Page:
Every Indian complains about corruption, but no one tries to get to the root cause of this phenomenon. All anti-corruption movements make their demands from the system. But it is not the system that is responsible for corruption. It is the human mind.
At the 25th session of the UNESCO General Conference, the Seville Statement on Violence was adopted. The Statement says, among other things, that “wars begin in the minds of men”. So it is in the case of corruption; corruption also begins in the mind. Any movement that intends to achieve its goal must target individual minds, rather than the system.
It is not the system that is responsible for corruption. It is the human mind.
To eradicate the corruption we see today, we need to re-engineer individual minds. This requires a spiritual campaign. We need to replace the money-oriented mind with a values-oriented mind. We need to make people believe that money is a need and not a goal. People’s concern of self needs to be replaced with concern for the nation.
To eradicate corruption, we have to give individuals a goal greater than money, just as to shorten a line, you only need to draw a longer line next to it. In the same way, to eradicate corruption, we should have a higher goal of intellectual or spiritual development. In other words, we have to replace money as a goal with wisdom as a goal. We have to convince people who pursue money, to pursue wisdom. Although it is a long process, it is nevertheless the only process that can produce results. There are no shortcuts.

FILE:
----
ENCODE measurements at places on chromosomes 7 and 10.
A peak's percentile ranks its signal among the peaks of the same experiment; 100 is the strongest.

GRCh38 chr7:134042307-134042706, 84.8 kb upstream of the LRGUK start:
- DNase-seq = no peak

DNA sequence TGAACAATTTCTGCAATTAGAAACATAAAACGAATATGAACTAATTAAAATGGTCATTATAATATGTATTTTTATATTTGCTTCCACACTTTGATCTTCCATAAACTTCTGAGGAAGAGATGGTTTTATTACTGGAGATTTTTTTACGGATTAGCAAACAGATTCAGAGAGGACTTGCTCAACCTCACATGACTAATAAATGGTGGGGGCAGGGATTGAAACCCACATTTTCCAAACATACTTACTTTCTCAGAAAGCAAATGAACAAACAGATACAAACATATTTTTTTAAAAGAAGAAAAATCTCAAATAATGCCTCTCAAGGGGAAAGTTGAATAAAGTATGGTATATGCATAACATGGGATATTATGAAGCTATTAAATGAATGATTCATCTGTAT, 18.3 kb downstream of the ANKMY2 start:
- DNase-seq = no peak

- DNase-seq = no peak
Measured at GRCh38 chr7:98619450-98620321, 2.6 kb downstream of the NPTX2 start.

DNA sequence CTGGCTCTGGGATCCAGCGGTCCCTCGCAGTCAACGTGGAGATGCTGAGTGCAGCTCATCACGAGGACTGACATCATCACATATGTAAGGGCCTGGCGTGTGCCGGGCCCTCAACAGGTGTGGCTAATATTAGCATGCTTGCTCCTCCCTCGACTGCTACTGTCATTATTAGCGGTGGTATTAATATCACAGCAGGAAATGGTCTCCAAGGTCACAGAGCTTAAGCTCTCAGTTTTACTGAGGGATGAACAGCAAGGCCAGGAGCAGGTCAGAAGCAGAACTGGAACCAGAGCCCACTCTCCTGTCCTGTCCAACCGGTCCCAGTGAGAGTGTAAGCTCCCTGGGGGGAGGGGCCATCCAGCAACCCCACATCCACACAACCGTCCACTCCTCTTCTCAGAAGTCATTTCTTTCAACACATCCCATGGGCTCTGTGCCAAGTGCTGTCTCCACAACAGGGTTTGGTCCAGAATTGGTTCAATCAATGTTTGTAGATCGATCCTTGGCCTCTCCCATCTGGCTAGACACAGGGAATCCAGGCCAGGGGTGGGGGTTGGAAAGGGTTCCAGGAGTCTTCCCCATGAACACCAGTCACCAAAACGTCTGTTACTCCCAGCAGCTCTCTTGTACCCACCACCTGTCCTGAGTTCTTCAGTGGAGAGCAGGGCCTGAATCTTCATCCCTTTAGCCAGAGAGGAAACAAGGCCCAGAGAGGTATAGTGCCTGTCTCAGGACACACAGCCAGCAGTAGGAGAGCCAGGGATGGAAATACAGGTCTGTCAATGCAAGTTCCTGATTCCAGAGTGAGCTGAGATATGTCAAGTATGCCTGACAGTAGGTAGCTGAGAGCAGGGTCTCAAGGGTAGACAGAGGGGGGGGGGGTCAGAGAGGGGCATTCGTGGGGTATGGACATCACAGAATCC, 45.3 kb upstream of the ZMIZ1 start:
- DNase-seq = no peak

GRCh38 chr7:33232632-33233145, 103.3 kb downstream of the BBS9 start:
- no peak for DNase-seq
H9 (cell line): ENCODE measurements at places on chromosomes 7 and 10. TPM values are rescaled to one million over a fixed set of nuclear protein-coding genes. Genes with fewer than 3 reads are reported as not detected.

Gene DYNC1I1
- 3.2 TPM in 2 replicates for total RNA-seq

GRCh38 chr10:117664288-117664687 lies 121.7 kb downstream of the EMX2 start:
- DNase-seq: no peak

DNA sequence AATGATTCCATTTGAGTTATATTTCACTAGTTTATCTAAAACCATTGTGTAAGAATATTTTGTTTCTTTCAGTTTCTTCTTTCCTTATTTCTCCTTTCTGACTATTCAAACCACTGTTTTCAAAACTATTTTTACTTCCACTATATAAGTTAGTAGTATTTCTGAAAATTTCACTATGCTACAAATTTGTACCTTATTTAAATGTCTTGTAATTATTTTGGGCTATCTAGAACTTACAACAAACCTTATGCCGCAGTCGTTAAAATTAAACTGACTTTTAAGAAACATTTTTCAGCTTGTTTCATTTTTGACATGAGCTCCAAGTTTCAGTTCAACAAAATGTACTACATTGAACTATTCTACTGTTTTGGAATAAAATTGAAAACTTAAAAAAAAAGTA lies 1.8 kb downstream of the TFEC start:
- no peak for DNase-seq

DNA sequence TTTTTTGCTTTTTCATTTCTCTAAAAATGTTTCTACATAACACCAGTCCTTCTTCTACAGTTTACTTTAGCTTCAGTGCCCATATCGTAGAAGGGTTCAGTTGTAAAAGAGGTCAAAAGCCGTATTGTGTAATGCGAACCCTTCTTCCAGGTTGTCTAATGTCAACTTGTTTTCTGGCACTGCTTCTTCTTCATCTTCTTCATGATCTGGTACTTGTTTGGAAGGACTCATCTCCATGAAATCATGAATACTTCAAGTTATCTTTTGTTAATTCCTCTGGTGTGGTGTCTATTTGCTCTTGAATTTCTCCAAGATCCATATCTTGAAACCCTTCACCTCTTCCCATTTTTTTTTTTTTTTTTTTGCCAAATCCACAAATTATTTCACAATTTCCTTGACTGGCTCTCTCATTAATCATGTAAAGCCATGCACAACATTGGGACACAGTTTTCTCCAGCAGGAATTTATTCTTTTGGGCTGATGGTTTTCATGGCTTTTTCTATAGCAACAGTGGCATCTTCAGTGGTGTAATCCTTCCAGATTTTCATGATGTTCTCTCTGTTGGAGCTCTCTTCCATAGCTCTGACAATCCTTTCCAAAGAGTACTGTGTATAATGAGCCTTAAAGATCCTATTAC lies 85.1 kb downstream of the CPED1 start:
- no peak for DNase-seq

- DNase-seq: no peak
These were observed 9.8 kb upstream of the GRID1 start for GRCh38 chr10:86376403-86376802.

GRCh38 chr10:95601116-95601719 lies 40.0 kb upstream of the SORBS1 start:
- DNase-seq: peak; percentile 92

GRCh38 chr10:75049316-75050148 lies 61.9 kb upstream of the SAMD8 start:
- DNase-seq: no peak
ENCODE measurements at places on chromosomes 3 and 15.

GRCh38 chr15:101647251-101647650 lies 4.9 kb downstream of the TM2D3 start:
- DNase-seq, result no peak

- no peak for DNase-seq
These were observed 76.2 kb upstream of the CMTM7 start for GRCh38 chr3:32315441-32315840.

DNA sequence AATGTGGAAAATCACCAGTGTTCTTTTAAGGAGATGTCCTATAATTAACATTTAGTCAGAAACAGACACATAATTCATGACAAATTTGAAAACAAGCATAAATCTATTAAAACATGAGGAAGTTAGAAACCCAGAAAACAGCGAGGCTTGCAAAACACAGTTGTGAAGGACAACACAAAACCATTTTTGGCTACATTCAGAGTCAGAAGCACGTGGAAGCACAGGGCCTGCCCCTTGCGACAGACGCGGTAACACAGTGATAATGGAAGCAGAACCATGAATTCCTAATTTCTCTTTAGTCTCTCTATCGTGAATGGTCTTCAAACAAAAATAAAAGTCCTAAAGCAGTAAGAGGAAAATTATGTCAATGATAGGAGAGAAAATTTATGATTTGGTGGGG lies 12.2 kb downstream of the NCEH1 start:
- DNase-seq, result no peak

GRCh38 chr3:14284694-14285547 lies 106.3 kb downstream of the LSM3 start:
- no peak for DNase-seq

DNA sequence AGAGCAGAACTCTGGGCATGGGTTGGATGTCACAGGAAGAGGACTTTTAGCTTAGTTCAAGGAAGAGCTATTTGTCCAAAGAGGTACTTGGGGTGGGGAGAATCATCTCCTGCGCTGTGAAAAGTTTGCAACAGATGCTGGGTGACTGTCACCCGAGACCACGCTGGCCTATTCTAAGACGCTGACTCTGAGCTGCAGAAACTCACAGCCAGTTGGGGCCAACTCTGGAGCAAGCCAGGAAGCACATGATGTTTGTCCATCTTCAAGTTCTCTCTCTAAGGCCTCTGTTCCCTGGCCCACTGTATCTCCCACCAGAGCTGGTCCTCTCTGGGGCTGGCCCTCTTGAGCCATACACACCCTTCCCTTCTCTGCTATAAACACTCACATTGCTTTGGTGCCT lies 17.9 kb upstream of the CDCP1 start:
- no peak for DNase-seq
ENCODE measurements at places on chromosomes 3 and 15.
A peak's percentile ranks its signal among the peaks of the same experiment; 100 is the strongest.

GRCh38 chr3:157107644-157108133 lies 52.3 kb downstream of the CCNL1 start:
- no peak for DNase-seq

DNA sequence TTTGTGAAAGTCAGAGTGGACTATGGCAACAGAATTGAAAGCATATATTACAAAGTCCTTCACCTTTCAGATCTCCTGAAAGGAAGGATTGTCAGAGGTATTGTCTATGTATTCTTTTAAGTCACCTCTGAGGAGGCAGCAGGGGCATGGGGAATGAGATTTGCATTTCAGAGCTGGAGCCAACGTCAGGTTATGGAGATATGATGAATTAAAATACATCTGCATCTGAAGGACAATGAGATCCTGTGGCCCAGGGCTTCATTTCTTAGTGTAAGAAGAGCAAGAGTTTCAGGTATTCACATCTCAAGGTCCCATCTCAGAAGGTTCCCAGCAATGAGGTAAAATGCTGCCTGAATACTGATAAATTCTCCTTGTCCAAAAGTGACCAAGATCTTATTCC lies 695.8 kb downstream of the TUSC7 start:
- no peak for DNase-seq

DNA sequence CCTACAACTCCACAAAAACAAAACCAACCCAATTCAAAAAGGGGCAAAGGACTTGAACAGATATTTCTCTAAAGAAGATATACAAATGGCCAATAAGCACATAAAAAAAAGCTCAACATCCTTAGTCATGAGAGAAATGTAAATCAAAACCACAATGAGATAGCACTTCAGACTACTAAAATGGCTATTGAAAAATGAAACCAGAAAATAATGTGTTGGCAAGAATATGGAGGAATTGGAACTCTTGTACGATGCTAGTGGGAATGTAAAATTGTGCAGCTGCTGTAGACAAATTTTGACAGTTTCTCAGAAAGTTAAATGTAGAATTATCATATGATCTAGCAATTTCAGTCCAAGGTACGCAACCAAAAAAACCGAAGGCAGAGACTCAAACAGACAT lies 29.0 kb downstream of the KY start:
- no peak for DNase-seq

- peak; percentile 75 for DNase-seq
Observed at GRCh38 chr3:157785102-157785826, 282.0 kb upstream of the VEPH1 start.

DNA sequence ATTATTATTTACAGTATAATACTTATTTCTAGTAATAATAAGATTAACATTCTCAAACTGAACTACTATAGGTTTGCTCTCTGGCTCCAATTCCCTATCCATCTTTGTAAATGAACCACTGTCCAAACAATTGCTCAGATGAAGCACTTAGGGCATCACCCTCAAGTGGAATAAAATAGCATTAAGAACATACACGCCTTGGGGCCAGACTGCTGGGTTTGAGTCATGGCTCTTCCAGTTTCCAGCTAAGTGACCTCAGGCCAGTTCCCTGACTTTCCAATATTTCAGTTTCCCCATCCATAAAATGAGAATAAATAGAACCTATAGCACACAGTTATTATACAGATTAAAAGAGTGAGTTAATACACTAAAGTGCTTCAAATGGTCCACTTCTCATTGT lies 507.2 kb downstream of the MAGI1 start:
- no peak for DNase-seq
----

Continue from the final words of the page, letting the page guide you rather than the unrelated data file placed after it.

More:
Anti-corruption movements generally demand the enactment of anti-corruption laws. We already have anti-corruption laws. But these laws have obviously failed to eradicate corruption. Why? Because without implementation, laws are just words on paper. Laws can only be implemented by people. These people have to be individuals who are not corrupt, and who possess full authority. People such as these are the rarest of the rare; they seem to be non-existent. Had such people existed, the laws we have would have been sufficient.
To eradicate corruption, we have to give individuals a goal greater than money.
The pursuit of wealth will only lead to discontentment, while the pursuit of wisdom will always lead to contentment. Only contentment can abandon corrupt practices. To achieve this goal, we have to address individual minds, not attract crowds. A spiritual revolution cannot be brought about by a mob. And only a spiritual revolution can root out corruption.
Such informal education is the first step towards the construction of a nation. There can be no other beginning to the journey.
Source: Times Of India